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Opt In vs. Opt Out: Why Taking a One-Size-Fits-All Approach Can Hurt Your Business

person behind computer with lock symbol

Consent is a part of every major modern data privacy regulation, but there’s no global standard. For example, Europe’s GDPR is considered an “opt-in” jurisdiction, meaning that organizations must obtain an explicit and affirmative consent from an individual prior to collecting, processing, or storing personal information collected from individuals. California’s CCPA takes the opposite “opt-out” approach, with consent assumed to be provided, and organizations are required to provide a mechanism for individuals to withdraw their consent, at which point companies need to restrict their collection, processing and storage of an individual’s personal information. This creates a potential compliance landmine for organizations looking to comply with regulations on a global basis; how can they comply given the differences among the laws?

Consent by Jurisdiction

Let’s walk through some of the major legislation currently on the books. The table below outlines consent obligations, specifically for websites, for CCPA, GDPR, and LGPD:

Regulation Consent and Response Obligations
CCPA – California – Assumes consumers to have provided consent for data to be collected, and organizations must provide an easy opt-out process for consumers to restrict processing.
– Requires businesses to have a “Do Not Sell My Personal Information” or “Do Not Sell My Info” link on websites, giving consumers the right to opt out from the selling and/or disclosing of their personal information.
– CCPA’s definition of “sale” applies to the exchange for value of all consumer information, including sharing personal data captured by cookies and other tracking technologies with third parties.
GDPR – Europe + UK – Requires businesses to prompt consumers to “accept” cookies and other tracking technologies before progressing on a website. Without a consumer’s explicit consent, businesses can’t collect or share their data.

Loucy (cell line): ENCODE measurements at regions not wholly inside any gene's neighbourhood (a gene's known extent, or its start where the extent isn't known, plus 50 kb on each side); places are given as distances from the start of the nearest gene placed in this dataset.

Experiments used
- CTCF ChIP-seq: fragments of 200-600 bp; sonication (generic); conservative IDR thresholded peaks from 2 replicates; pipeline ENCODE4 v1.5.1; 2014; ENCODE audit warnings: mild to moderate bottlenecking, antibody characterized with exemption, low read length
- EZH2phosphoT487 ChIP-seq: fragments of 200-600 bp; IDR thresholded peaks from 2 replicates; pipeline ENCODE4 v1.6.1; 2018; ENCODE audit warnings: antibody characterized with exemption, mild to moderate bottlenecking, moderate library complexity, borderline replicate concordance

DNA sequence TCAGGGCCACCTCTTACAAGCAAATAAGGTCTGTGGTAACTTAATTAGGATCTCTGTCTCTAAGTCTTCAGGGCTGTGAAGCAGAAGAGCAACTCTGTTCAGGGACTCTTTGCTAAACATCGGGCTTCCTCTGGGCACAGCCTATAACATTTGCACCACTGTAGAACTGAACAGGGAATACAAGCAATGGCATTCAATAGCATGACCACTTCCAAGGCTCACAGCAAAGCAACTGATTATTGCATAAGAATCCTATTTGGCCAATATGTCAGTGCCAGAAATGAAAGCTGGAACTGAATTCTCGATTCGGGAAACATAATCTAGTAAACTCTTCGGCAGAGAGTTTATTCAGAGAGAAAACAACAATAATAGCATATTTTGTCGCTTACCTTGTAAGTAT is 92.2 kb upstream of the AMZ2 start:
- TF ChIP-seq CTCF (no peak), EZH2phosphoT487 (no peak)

– For consent to be valid under GDPR, a consumer must actively confirm their consent, such as by ticking an unchecked opt-in box.
– Data subjects may request that a controller restrict any type of data processing of personal data if:

  1. The data subject contests the accuracy of the personal data.
  2. The processing is unlawful, but the data subject agrees to restriction.
  3. The controller no longer needs the personal data for processing, but data are required by the data subject to establish or exercise a legal claim or defense.
  4. The data subject has objected to processing pending verification of whether the controller can process on other legal grounds.
LGPD – Brazil – Requires businesses to prompt consumers to “accept” cookies and other tracking technologies before progressing on a website. Consent must be a “free, informed and unambiguous manifestation whereby the data subject agrees to her/his processing of personal data for a given purpose”.
– For consent to be valid under LGPD, a consumer must actively confirm their consent, such as by ticking an unchecked opt-in box.

Key Takeaways

There’s no one-size-fits all solution to global data privacy; implementing a static solution will lead to financial penalties that could be otherwise avoided by leveraging technologies to take the kind of dynamic approach needed to comply with global regulations as they continue to be enacted, implemented and modified.

How Can Clym Help?

Clym believes in striking a balance between legal compliance and business needs, which is why we provide a cost-effective, scalable and flexible platform to comply with LGPD, GDPR, CCPA and other laws, including those in the UK, as they come online. Our platform provides consumers with an effective and easy-to-navigate way to opt-out of data collection while not infringing upon the website UI that businesses rely on to drive revenues. Contact us today about how your company can implement Clym to help manage your data privacy regulation compliance from a global perspective.